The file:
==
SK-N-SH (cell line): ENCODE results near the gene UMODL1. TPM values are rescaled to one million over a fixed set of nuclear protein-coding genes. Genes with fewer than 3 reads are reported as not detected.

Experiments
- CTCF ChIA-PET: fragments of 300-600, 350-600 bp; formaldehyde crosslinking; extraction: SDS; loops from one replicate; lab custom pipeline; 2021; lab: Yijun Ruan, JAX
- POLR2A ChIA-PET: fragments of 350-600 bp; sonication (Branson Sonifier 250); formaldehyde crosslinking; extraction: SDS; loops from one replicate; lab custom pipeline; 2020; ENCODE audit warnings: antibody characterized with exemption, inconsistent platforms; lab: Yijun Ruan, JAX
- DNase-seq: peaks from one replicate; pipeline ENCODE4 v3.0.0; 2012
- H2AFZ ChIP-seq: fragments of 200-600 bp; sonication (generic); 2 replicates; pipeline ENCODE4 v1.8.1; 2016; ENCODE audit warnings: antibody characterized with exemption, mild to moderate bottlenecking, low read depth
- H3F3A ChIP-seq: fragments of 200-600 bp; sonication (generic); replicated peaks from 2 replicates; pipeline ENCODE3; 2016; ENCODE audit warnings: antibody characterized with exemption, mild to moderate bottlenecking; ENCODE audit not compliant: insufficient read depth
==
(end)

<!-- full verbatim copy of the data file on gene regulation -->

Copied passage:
SK-N-SH (cell line): ENCODE results near the gene UMODL1. TPM values are rescaled to one million over a fixed set of nuclear protein-coding genes. Genes with fewer than 3 reads are reported as not detected.

Experiments
- CTCF ChIA-PET: fragments of 300-600, 350-600 bp; formaldehyde crosslinking; extraction: SDS; loops from one replicate; lab custom pipeline; 2021; lab: Yijun Ruan, JAX
- POLR2A ChIA-PET: fragments of 350-600 bp; sonication (Branson Sonifier 250); formaldehyde crosslinking; extraction: SDS; loops from one replicate; lab custom pipeline; 2020; ENCODE audit warnings: antibody characterized with exemption, inconsistent platforms; lab: Yijun Ruan, JAX
- DNase-seq: peaks from one replicate; pipeline ENCODE4 v3.0.0; 2012
- H2AFZ ChIP-seq: fragments of 200-600 bp; sonication (generic); 2 replicates; pipeline ENCODE4 v1.8.1; 2016; ENCODE audit warnings: antibody characterized with exemption, mild to moderate bottlenecking, low read depth
- H3F3A ChIP-seq: fragments of 200-600 bp; sonication (generic); replicated peaks from 2 replicates; pipeline ENCODE3; 2016; ENCODE audit warnings: antibody characterized with exemption, mild to moderate bottlenecking; ENCODE audit not compliant: insufficient read depth